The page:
Disestablishing environmentalism.

AuthorMorriss, Andrew P.
  1. INTRODUCTION II. RELIGION AND THE ENVIRONMENT A. Defining Establishment and Religion B. Is Environmentalism a Religion? 1. What is Environmentalism? 2. Environmentalism's Religious Language 3. Environmentalist Writing on Religion 4. Critiques of Environmentalism as a Religion 5. Thinking about Environmentalism as a Religion C. The Establishment of Environmentalism 1. Commanding Private Action 2. Government Symbolic Action 3. Direct Government Action III. THE LESSONS OF DISESTABLISHMENT A. Disestablishment as a Means of Promoting Religion 1. The Impact of Disestablishment on Religion 2. The Impact of Disestablishment on Environmentalism a. Diversity Among Environmental Groups b. Entanglement with the State's Impact on Environmental Quality B. The Problem of Environmental Orthodoxy IV. CONCLUSION A. What Disestablishment Does Not Mean B. Imagining a Disestablished Environmentalism I. INTRODUCTION

    Debate over environmental policy is increasingly conducted in language with strong religious overtones. Both proponents and opponents of various environmental policies appeal to religious doctrine to support their positions: (1) Those who question human-caused global warming are labeled "heretics," (2) ignoring environmental limits is "ecologically wicked" and sinful," (3) while appeals for environmental "stewardship" echo Biblical texts. (4) Religious groups play an important role in defining environmental policy issues. For example, the United Church of Christ helped introduce the term "environmental racism" into debates over environmental policy. (5) Both supporters and critics of specific environmental policy views have labeled particular sets of beliefs about the environment a "religion." (6) And empirical studies have found that membership in churches and environmental groups are sometimes substitutes. (7)

    In this Article we engage in a thought experiment, arguing that there are valuable lessons to be learned from treating Environmentalism as if it were a religion, and therefore subject to the First Amendment's prohibition on laws "respecting an establishment of religion." (8) (We will use a capitalized "Environmentalism" to refer to the potentially religious set of beliefs about the environment and an uncapitalized "environmentalism" to refer to secular beliefs about the environment. We discuss the basis for the distinction below in Part II.B.) In particular, the consideration of the economics of the Establishment Clause--perhaps better termed the economics of disestablishment--offers important insights into how to structure environmental policies in a way that can improve environmental quality.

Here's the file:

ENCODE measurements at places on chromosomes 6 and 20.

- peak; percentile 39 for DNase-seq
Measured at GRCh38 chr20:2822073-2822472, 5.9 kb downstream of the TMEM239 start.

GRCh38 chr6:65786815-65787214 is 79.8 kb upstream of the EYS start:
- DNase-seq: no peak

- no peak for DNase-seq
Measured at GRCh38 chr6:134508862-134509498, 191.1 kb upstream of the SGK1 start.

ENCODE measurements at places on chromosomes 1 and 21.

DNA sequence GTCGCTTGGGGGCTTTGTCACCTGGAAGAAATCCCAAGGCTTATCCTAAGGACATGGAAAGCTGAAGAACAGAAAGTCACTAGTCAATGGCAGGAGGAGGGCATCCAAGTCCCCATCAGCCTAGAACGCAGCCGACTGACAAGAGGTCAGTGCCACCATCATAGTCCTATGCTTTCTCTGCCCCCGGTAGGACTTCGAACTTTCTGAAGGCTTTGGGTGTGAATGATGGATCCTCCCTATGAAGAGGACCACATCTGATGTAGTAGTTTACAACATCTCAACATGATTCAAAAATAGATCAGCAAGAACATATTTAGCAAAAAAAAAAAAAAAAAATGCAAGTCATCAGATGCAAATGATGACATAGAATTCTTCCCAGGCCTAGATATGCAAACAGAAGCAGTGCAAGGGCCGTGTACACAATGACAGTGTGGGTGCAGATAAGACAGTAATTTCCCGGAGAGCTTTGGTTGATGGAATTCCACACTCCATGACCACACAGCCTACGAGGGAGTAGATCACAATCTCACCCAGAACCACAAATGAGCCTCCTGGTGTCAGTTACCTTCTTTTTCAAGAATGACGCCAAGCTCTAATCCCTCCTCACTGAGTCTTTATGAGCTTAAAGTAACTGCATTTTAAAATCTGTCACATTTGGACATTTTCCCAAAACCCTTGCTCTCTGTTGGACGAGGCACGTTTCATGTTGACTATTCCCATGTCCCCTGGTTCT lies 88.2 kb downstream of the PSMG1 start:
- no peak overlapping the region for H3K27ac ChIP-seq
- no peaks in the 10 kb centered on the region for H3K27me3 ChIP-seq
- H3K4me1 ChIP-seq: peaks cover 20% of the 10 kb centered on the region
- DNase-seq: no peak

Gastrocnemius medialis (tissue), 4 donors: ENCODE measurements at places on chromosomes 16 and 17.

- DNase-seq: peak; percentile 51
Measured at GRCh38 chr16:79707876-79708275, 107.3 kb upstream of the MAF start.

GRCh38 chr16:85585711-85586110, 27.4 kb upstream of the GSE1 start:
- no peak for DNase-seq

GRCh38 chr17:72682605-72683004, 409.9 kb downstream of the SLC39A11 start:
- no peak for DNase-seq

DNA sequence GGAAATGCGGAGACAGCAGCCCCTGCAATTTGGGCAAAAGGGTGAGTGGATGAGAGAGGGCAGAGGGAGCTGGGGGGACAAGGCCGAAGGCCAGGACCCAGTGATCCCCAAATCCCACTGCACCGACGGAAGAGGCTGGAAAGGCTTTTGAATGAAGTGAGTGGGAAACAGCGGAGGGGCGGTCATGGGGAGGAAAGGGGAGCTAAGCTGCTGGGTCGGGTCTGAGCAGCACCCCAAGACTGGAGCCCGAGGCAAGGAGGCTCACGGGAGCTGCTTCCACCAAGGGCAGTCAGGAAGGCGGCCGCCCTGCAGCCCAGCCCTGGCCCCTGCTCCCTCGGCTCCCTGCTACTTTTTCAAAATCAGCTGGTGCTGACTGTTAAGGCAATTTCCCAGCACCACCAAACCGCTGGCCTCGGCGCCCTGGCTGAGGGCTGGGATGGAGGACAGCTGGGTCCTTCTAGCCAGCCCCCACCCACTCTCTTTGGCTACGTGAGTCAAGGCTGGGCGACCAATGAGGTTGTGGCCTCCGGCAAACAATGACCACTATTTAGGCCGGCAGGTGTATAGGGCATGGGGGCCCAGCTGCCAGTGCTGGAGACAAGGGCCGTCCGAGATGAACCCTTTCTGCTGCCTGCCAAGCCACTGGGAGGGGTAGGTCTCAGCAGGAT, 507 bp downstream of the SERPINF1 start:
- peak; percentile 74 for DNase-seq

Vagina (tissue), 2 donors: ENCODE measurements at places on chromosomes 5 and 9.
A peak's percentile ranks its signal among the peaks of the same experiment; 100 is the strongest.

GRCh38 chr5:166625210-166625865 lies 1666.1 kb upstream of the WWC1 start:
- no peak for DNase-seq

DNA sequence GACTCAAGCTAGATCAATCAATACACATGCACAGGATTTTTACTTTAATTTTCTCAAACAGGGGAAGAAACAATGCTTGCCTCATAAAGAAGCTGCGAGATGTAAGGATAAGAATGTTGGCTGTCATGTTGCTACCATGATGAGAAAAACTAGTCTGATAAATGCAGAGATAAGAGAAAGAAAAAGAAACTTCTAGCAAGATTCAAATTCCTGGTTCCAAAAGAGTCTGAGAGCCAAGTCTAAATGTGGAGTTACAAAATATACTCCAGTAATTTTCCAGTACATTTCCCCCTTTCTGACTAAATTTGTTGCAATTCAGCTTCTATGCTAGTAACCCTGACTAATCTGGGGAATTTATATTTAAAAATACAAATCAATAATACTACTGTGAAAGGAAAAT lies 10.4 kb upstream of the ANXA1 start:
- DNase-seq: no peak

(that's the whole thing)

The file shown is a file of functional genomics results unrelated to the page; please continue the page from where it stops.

The relative successes of established and disestablished religions make a compelling case that establishment of religion leads to less, rather than more, religious belief and behavior in the long run and that a free market in religion ultimately produces more religious belief and observance than does an established church, albeit of a potentially different character than that produced by an established faith. Our conclusion is that applying these lessons to environmental policy can help increase environmental quality, while ignoring them risks creating the environmental equivalent of the empty churches of established denominations in Europe. (9) Disestablishment of religion yielded a diverse and active collection of religious faiths that made the United States rank consistently among the most religious nations in the world; (10) we contend that disestablishment of Environmentalism can also produce a more diverse, active collection of environmental policy ideas with the potential to change individual behavior in ways that will benefit the environment more than continuation of an official environmental catechism can accomplish.

    No doubt the mere suggestion that environmentalism is a religion will raise some hackles. As religious people ourselves, albeit in conventional Christian denominations, we are sensitive to the potential for offense that the metaphor offers to both sincere environmentalists and sincere religious believers. We do not intend offense; we make this argument because we want the environment to reap the benefits disestablishment brought to religion in America. We therefore ask the indulgence of both groups in pursuing this thought experiment--one that we think will yield some benefits for the ideals both hold dear.

    Although the United States Supreme Court's Religion Clauses jurisprudence is charitably described as confused, (11) we begin in Part II with the constitutional jurisprudence concerning the definition of religion. Even in its current muddled state, that jurisprudence sheds light on the types of beliefs to which the lessons of disestablishment apply, particularly if combined with some of the insights from the recent social science literature on religion. While we will leave the debate over whether Environmentalism is formally a religion to scholars who specialize in the constitutional doctrine, we conclude that Environmentalism shares sufficient characteristics with religion to justify our inquiry. In Part III we examine the lessons of religious disestablishment and their application to Environmentalism and conclude that there are valuable lessons from our approach for improving the environment. Part IV concludes by both anticipating criticism through describing what our approach would not mean and by analyzing the utility of this thought experiment.